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Villarreal v. Glebe

United States District Court, W.D. Washington, Tacoma

September 29, 2014

PATRICK GLEBE, Respondent.


ROBERT J. BRYAN, District Judge.

This matter comes before the Court on the Report and Recommendation of Magistrate Judge Karen L. Strombom. Dkt. 19. The Magistrate Judge recommends that Petitioner's petition for writ of habeas corpus pursuant to 28 U.S.C. § 2254 be denied and that a certificate of appealability be denied. Id. Pursuant to 28 U.S.C §636(b)(1), the Report and Recommendation was noted for consideration on August 22, 2014. Dkt. 19. On August 26, 2014, the Court granted Petitioner's motion for an extension of time to file objections and renoted the Report and Recommendation for consideration on September 19, 2014. Dkt. 21. As of this date, September 29, 2014, Petitioner has not filed objections to the Report and Recommendation. The Court has considered the relevant documents and conducted a de novo review of the record.


Petitioner Jesus Miguel Villarreal seeks 28 U.S.C. § 2254 habeas relief from his 2010 conviction by jury verdict of possession of methamphetamine with intent to deliver in a school zone. Dkt. 6. He raises nine grounds for relief: illegal stop, search and seizure; lack of due process during suppression hearing; wrongful denial of suppression motion; insufficient evidence; wrongful admission of irrelevant expert testimony; unconstitutionality of school zone statute as applied; and, prosecutorial misconduct. Id. The Report and Recommendation, filed October 8, 2014, recommends the denial of the petition and dismissal of the case. Dkt. 19. The Report and Recommendation further recommends a denial of the certificate of appealability. Id. The facts and relevant procedural history are in the Report and Recommendation (Dkt. 19, at 2-6) and are adopted here by reference.


The Magistrate Judge concluded that an evidentiary hearing was unnecessary as Petitioner's claims rely on established rules of constitutional law and may be resolved on the existing state court record. Dkt. 19 at 7. The Court agrees.


Petitioner's Fourth Amendment claims concern the initial stop and search and the of the trial court's denial of his motion to suppress the evidence found during the search. The Magistrate Judge found these claims governed by Stone v. Powell, 428 U.S. 465, 482 (1976), wherein the Supreme Court held that where the state has provided an opportunity for full and fair litigation of a Fourth Amendment claim, the Constitution does not require that a state prisoner be granted federal habeas corpus relief on the ground that evidence obtained in an unconstitutional search or seizure was introduced at his trial. As noted by the Magistrate Judge, the record reflects that Petitioner was provided the opportunity to litigate the Fourth Amendment violations and in fact did so. The trial court conducted a suppression hearing and concluded that there was sufficient evidence of criminal activity to support a limited Terry detention and that Petitioner had knowingly and intelligently consented to the search of the bag. Petitioner's Fourth Amendment claims are barred and should be denied.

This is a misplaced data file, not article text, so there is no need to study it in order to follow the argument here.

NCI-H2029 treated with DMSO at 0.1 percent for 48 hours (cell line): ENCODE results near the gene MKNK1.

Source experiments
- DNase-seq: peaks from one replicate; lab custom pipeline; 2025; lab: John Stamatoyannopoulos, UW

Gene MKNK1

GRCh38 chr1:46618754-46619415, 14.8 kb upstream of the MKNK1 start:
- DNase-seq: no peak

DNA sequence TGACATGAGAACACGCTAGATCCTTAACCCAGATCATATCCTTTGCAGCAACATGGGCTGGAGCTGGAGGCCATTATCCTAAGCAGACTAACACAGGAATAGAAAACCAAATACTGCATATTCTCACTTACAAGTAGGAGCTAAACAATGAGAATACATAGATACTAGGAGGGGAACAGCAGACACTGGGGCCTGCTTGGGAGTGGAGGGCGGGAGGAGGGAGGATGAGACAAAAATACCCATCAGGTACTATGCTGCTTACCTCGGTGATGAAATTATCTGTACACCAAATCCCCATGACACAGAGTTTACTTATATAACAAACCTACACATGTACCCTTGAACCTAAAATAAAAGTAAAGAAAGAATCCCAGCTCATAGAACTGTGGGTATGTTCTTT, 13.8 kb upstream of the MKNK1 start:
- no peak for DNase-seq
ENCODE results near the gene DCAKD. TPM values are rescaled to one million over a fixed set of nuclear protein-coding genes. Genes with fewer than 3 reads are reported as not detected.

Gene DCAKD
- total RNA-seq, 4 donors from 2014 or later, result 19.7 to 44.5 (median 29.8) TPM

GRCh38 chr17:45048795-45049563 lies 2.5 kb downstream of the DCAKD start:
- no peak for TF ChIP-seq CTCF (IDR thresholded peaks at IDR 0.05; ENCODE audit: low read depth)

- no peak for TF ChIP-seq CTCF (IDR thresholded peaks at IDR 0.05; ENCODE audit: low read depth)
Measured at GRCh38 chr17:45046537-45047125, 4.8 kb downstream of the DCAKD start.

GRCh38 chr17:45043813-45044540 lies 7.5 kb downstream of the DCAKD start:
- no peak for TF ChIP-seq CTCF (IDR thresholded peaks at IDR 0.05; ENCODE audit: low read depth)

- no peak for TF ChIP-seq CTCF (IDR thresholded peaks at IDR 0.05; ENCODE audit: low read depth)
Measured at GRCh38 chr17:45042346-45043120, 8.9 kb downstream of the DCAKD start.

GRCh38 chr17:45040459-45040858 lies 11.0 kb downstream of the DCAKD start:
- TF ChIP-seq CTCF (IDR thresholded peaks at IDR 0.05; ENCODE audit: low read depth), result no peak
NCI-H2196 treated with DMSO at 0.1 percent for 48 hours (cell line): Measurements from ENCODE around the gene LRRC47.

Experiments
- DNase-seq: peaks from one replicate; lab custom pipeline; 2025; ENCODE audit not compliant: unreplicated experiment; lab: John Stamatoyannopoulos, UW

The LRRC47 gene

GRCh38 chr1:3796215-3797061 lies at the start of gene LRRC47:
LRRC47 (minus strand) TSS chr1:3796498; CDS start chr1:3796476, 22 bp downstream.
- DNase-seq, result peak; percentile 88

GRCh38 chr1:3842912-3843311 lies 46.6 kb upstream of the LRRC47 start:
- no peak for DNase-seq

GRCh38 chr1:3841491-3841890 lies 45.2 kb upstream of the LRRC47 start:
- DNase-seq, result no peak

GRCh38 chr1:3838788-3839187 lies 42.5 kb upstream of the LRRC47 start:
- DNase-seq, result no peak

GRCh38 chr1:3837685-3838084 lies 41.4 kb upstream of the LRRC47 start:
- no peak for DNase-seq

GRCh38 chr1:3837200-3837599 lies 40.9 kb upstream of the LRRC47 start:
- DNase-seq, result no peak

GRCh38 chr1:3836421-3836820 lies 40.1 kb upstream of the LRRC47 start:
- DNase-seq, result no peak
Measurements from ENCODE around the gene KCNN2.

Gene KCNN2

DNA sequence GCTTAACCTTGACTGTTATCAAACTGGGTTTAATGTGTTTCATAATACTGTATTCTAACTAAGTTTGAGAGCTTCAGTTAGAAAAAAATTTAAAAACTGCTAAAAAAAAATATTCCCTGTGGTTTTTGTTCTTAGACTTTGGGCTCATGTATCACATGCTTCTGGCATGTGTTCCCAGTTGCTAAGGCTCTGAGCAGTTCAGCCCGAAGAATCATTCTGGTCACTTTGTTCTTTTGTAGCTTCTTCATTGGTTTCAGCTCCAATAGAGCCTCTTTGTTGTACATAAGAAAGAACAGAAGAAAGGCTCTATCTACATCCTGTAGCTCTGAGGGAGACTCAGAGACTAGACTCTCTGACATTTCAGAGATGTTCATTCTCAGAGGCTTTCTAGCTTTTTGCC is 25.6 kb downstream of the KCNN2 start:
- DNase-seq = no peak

Petitioner claims that there was insufficient evidence to support the jury's verdict that he intended to deliver methamphetamine. The Magistrate Judge found that based on the amount of methamphetamine and cash Petitioner had in his possession, together with the possession of a police scanner, were sufficient for any rational trier of fact could have found beyond a reasonable doubt that Petitioner intended to deliver methamphetamine. The jury was entitled to believe the State's evidence and disbelieve the Petitioner's explanation that the methamphetamine was for his personal use.

The state court's adjudication of Mr. Villarreal's insufficient evidence claim was not objectively unreasonable and was not an unreasonable application of, or contrary to, clearly established Supreme Court precedent. Petitioner's insufficiency of evidence claim should be denied.


Petitioner contends that the admissibility of expert testimony deprived him of a fair trial. As indicated by the Magistrate Judge, the admission of evidence does not provide a basis for habeas relief unless it rendered the trial fundamentally unfair in violation of due process. See Estelle v. McGuire, 502 U.S. 62, 67-69 (1991). A review of the record reveals that the expert testimony did not have a substantial or injurious effect or influence in determining the jury's verdict. The Magistrate Judge reasoned that the testimony was not offered as an opinion of Petitioner's guilt or credibility, the testimony was useful to the jury's understanding of other testimony (regarding the amounts of methamphetamine, the significance of those amounts, the street price and the point retail price of the drugs), and there was sufficient evidence other than the detective's testimony, with which to convict Petitioner of possession of methamphetamine with intent to distribute.

The state court's adjudication of this claim was not contrary to, or an unreasonable application of, clearly established federal law. Petitioner's claim concerning the ...

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